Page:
Thomas G. Lannon of the New York Public Library has posted “A History of the Library as Seen Through Notable Researchers” at the Library blog:
One unique way to trace the history of the Library is through call slips. In order to use books in the research collection, patrons request specific titles by filling out a call slip, which includes the following information: author, title, and call number. Not all call slips have been saved over the years, but some have been preserved for posterity. Here are their stories.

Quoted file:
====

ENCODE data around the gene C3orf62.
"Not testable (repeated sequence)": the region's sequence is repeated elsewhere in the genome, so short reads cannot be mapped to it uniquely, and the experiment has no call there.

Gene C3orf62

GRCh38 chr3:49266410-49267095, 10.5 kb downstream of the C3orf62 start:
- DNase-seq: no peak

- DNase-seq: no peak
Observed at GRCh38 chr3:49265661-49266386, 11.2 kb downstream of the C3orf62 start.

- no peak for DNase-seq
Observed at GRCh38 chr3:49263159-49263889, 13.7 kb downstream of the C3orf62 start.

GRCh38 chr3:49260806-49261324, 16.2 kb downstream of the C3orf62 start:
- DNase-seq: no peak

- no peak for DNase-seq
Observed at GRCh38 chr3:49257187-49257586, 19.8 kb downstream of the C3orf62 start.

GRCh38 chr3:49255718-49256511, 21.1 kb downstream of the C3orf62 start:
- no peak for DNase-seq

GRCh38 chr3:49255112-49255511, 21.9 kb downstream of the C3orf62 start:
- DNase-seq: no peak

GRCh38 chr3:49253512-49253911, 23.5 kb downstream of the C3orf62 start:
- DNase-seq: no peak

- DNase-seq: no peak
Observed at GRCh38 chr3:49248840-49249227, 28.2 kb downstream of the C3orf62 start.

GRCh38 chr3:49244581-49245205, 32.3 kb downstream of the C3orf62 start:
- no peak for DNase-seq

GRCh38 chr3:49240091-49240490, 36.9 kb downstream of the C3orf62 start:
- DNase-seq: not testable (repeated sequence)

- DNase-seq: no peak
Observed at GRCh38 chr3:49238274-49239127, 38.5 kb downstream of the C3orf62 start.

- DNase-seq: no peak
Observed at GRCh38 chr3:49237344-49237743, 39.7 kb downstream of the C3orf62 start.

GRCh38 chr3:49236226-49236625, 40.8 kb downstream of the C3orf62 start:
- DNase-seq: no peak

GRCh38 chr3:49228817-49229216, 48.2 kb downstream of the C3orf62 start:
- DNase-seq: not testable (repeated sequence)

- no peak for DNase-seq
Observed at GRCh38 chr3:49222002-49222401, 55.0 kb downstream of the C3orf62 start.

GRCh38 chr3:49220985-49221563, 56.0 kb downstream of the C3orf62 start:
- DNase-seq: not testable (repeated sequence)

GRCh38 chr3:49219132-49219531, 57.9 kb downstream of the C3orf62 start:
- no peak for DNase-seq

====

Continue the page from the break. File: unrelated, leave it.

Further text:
Read about Max Eastman and Aristophanes (1920), Lewis Mumford and Moby-Dick (1928), and other relics of bygone research, each with an image of the bit of paper by which the books were requested, which has changed pleasingly little over the years. (I’m sure I have some of them around the house; I filled out more than I ever actually turned in.) Thanks, Leslie!